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Generator Repairs

Generators use gas or diesel to provide emergency electricity during power outages or for providing power to tools or camping gear. This can be a standing model or a portable generator. They need regular care and maintenance to run efficiently. When generator repairs are needed, it is essential to know what problems you can troubleshoot yourself and what repairs require professional attention. Read below for repair tips that will keep your generator running smoothly.

Leaking gas or diesel 

The following generator components can cause gas or diesel to leak.

Carburetor float bowl gasket

Over time the carburetor gaskets become brittle or cracked. A faulty float bowl gasket can cause leaks from the bottom of the carburetor. If the leak comes from the carburetor, inspect it and replace the carburetor float bowl gasket.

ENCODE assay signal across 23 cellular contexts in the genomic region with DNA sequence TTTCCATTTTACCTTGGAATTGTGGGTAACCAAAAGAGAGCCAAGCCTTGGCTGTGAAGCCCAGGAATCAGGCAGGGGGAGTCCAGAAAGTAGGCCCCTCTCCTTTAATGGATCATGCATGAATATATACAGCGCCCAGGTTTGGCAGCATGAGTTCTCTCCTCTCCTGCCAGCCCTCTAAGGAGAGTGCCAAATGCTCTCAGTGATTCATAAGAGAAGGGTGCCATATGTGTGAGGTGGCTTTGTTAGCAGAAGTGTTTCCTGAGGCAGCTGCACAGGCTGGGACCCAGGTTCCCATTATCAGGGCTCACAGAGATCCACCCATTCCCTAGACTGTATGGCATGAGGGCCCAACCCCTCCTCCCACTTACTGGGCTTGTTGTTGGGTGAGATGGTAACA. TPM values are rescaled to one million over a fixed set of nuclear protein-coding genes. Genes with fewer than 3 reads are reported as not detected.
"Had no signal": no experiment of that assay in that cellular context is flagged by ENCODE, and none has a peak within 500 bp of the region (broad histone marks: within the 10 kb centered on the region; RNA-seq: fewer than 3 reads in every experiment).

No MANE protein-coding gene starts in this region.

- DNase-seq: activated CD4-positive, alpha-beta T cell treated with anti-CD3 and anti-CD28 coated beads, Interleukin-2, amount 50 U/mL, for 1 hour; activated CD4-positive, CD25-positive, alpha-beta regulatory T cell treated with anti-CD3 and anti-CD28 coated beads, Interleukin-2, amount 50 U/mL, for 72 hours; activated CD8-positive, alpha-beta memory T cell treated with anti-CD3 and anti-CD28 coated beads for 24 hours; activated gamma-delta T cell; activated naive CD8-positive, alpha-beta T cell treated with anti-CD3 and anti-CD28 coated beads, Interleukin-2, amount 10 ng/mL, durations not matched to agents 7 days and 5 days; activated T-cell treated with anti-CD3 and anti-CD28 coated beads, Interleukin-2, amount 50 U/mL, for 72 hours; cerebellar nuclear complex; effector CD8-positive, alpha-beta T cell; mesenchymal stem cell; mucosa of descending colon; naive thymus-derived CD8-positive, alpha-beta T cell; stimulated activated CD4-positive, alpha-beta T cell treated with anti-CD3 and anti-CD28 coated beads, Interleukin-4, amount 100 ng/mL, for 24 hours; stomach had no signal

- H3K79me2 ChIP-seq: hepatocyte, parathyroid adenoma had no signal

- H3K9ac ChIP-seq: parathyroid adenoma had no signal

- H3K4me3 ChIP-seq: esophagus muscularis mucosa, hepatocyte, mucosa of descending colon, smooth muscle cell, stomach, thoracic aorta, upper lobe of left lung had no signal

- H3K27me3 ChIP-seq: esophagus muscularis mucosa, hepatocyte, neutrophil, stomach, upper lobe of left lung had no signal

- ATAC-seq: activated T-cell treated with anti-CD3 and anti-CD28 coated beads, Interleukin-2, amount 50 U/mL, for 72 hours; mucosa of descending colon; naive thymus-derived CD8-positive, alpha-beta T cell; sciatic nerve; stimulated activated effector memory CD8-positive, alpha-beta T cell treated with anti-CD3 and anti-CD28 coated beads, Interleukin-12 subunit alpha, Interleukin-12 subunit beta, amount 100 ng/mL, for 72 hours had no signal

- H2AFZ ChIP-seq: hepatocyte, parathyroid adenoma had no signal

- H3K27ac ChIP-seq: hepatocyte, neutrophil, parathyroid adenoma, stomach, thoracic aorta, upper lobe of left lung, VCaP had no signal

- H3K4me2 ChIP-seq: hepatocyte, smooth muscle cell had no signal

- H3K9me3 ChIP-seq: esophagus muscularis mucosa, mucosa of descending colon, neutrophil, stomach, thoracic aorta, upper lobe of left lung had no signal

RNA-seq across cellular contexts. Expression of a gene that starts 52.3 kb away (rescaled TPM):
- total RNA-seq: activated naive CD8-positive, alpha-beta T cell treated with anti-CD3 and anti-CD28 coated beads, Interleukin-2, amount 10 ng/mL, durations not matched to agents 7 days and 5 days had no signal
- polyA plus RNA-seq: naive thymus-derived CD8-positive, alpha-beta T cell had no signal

Cracked carburetor

A cracked carburetor will leak fuel. Check the carburetor for rust or cracks. It needs to be replaced if it is cracked.

Faulty fuel line

Check all lines for any cracks or damages and replace them if necessary.

Damaged primer bulb

The rubber primer bulb can become brittle and crack, causing a leak. This component can be replaced.

Gas or diesel shut-off valve